Sep - 11 2011


This article appears in the Sage Encyclopedia of Anthropology, Sage Publications, 2005.

Until recently in human history, birth has been exclusively the work of the work of women as they labor and bear down with their uterine muscles to push their babies from the private inner world of their wombs into the larger world of society and culture. Yet today increasing numbers of women around the world have their babies pulled through the vaginal canal with forceps or vacuum extractors, or cut from their wombs via cesarean section. The medical definition of birth is the emergence of a baby from a womb—a definition that ignores all issues of women’s involvement and agency. This definition and its implications encode the challenges faced by social scientists who study childbirth.

The history of the anthropology of birth has been chronicled by Robbie Davis-Floyd and Carolyn Sargent in their introduction to the edited volume Childbirth and Authoritative Knowledge. Anthropologists have consistently shown that, although childbirth is a universal fact of human physiology, the social nature of birth and its importance for survival ensure that this biological and intensely personal process will carry a heavy cultural overlay, resulting in wide and culturally-determined variation in childbirth practices: where, how, with whom, and even when a woman gives birth are increasingly culturally determined.

Brigitte Jordan’s comparative study of birthing systems inHolland,Sweden, theUnited States, andMexico’sYucatan, originally published in 1978, was the first to comprehensively document the wide cultural variations in birth. Her biocultural approach utilized the cultural definition of birth, the place of birth, birth attendants, artifacts utilized to facilitate or control birth, and differences in knowledge systems about birth as foci for cross-cultural comparison.

Among these, place of birth has emerged as most salient for how birth happens. In home settings across cultures, from huts to large houses, childbirth flows according to the natural rhythms of labor and women’s social routines. In early labor, women move about at will, stopping their activities during the 45 seconds or so per contraction, and continuing their activities (which may include doing chores, chatting, walking, eating, singing, dancing etc.). Such activities subside as they begin to concentrate more on the work of birthing, often aided in this labor by massage and emotional support from their labor companions, who are usually midwives. Many cultures have rich traditions about who should be present (sometimes the father, sometimes only women, sometimes the whole family and/or friends), how labor support should be provided, what rituals should be performed to invoke the help of ancestors or spirits, and what herbs and hand maneuvers may be helpful to assist a birth or stop a postpartum hemorrhage. When birth is imminent, women at home usually take upright positions, squatting, sitting, standing, or on hands and knees, often pulling on a rope or pole or on the necks or arms of their companions, and work hard to give birth, rewarded by the baby in their arms. Postpartum practices vary widely: some cultures encourage early breastfeeding, some code colustrum as harmful and feed the baby other fluids until the breastmilk comes in. Steam and herbal baths, and periods of postpartum confinement are often culturally prescribed, varying in length from a few to forty days.

Where freestanding birth centers exist, whether staffed by traditional or professional midwives, the experience of birth is resonant with the experience of birthing at home—a free flow. There are no absolute rules for how long birth should take. As long as mother’s vital signs are good and the baby’s heartbeat is relatively stable, trained attendants allow birth to proceed at its own pace.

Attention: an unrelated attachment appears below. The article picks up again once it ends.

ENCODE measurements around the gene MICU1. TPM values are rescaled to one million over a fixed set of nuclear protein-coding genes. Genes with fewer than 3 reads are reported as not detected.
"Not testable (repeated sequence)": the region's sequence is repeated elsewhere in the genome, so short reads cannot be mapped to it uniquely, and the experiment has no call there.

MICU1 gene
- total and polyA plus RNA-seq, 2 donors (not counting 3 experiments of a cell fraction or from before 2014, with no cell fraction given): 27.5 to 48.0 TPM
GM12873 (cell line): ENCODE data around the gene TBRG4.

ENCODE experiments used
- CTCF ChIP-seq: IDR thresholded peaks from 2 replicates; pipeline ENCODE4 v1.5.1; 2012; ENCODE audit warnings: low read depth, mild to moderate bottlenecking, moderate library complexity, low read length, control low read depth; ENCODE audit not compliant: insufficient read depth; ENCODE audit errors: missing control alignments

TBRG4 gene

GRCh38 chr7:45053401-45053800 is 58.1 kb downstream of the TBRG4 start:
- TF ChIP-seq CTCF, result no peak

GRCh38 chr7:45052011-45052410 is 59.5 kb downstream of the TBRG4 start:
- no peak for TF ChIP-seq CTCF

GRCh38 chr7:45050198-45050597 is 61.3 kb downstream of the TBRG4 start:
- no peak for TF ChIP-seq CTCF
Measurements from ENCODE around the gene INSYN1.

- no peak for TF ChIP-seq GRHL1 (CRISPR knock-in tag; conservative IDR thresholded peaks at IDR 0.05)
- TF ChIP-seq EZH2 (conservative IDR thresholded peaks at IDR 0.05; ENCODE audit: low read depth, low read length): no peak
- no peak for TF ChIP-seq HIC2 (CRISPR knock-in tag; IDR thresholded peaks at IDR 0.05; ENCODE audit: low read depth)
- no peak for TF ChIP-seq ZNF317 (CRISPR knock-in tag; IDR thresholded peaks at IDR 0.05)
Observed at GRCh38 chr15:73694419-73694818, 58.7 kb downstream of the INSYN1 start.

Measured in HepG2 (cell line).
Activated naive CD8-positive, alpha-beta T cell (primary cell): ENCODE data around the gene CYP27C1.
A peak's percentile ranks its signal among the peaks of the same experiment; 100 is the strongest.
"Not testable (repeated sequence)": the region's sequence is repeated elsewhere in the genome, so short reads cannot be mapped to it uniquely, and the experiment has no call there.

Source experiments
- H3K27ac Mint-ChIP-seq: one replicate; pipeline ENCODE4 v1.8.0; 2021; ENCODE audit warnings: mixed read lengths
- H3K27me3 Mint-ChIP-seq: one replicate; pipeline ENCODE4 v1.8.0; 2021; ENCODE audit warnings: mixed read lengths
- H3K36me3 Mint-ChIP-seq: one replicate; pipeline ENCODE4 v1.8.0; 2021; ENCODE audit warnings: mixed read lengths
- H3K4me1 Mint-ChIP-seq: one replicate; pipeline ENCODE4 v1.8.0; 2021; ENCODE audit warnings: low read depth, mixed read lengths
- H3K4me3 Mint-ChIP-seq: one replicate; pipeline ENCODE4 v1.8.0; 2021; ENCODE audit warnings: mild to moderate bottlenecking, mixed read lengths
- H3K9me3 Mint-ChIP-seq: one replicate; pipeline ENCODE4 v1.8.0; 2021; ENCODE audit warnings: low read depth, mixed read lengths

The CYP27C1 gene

Birth in the hospital is an entirely different experience. The biomedical model dominant in hospitals demands that birth follow a certain pattern, including cervical dilation of one centimeter per hour—an arbitrary rule unsupported by science but consistent with industrial patterns of production. Ensuring the mechanical consistency of labor requires frequent manual checking of cervical dilation, which, if determined to be proceeding too slowly, will be augmented by breaking the amniotic sac and intravenous administration of the synthetic hormone pitocin (syntocinon) to speed labor. Women are often not allowed to eat or drink, and thus are routinely hydrated through intravenous lines, which also facilitate the administration of pitocin and other drugs. Electronic fetal monitoring to record the strength of the mother’s contractions and the baby’s heartbeat is pervasive in Western-style hospitals, in spite of the fact that its routine use does not improve most birth outcomes but does significantly raise the cesarean rate. Episiotomies to widen the vaginal outlet at the moment of birth are also common, although scientifically demonstrated to be unnecessary in 90% of births. Such routine obstetric procedures have been interpreted by Davis-Floyd as rituals that symbolically enact and display the core values of the technocracy, which center around an ethos of progress through the development and application of ever-higher technologies to every aspect of human life, including reproduction.

The growing worldwide supervaluation of Western high technologies has induced many developing countries to destroy viable indigenous birthing systems and import the Western model even when it is ill suited to the local situation. Western-style hospitals built in theThird Worldmay lack the most basic supplies but still be stocked with high-tech equipment. Hospital staff often have little understanding of or respect for local birth traditions and values, with the result that local women often avoid such hospitals whenever possible. From Northern India to Papua New Guinea to Mexico, indigenous women echo each other’s concerns about biomedical hospitals and clinics in both rural and urban areas: “They expose you,” “they shave you,” “they cut you,”  “they leave you alone and ignore you, but won’t let your family come in,” “they give you nothing to eat or drink,” and “they yell at you and sometimes slap you if you do not do what they say.” Ironically, none of the rules and procedures these women find so alarming are essential to good obstetric care; rather, they reflect the importation of the culturally insensitive technocratic model.